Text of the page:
Punk Band, Pussy Riot, Gets 2yr Jail Sentence For Anti-Putin Show

Punk Band, Pussy Riot, Gets 2yr Jail Sentence For Anti-Putin Show

from wikipedia.org: Pussy Riot is a Russian feminist punk-rock band based in Moscow. Founded in August 2011, the band stages politically provocative performances about Russian political life in unusual locations, such as Lobnoye Mesto on Red Square, on top of a trolleybus or on a scaffold in the Moscow Metro.

On February 21, 2012, five members[1] of the group staged a performance on the soleas of Moscow’s Cathedral of Christ the Saviour, motivated by their opposition to the Russian President Vladimir Putin and the politics of the Russian Orthodox Church.[2][3] Their actions were stopped by church security officials. On March 3, after a video of the performance appeared online, three of the group members were arrested and charged with hooliganism.[4]

Their trial began in late July and raised much controversy in Russia and globally. According to a poll by the Levada Center, 44% of Russians supported the trial and believed in its fairness, while 17% did not.[5] At the same time, the band members gained some noticeable support in Russia and internationally because of allegations of harsh treatment while in custody and the risk of a possible seven-year jail sentence.[6][7]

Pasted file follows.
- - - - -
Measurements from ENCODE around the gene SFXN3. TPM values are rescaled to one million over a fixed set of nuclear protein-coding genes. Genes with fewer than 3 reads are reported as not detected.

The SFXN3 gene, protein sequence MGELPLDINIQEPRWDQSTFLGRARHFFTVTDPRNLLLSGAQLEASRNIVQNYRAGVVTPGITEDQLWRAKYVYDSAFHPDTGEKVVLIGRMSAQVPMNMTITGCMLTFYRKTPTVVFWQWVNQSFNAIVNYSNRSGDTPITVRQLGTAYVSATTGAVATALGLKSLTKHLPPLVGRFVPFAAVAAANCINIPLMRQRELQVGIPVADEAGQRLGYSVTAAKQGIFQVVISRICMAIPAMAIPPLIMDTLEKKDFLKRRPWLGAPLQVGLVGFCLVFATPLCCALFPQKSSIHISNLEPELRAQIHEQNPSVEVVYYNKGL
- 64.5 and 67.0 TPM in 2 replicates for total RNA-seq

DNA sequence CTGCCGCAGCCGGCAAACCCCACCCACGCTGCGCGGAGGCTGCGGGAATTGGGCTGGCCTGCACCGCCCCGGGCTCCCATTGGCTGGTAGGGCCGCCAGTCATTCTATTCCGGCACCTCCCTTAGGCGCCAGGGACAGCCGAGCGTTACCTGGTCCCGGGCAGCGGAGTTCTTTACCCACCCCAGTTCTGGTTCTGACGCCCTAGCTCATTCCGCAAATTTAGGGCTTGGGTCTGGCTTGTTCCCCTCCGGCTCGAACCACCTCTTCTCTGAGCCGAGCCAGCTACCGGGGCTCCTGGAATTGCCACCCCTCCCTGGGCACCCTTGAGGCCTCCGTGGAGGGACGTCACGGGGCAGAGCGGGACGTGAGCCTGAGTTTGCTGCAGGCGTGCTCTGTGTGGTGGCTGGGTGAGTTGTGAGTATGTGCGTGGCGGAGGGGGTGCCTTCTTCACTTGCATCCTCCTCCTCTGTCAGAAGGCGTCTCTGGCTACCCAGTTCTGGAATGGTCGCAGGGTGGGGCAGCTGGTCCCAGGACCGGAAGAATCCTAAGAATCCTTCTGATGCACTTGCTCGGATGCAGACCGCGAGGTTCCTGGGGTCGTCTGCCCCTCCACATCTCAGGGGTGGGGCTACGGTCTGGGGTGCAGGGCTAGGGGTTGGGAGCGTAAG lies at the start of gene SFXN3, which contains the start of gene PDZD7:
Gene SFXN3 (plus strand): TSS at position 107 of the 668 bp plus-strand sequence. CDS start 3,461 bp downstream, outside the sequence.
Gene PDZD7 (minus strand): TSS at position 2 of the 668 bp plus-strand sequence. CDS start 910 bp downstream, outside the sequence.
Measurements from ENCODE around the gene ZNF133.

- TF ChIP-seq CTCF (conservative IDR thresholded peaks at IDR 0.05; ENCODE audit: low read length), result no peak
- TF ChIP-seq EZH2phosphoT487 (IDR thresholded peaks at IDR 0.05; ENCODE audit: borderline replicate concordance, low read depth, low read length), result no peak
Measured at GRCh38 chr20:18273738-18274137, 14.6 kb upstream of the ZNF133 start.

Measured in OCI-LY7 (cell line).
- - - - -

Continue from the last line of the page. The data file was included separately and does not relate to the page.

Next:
On August 17, 2012, the three members were convicted of hooliganism motivated by religious hatred (Article 213.2 of the Criminal Code) and each sentenced to two years imprisonment.[8][9] The Russian Orthodox Church issued a statement appealing to the authorities to show clemency, within the framework of the law.[10][11] The trial and conviction have attracted international criticism.[12] The foreign ministries of Germany and Sweden, together with representatives of the European Union and the United States, called the sentence “disproportionate”.[13]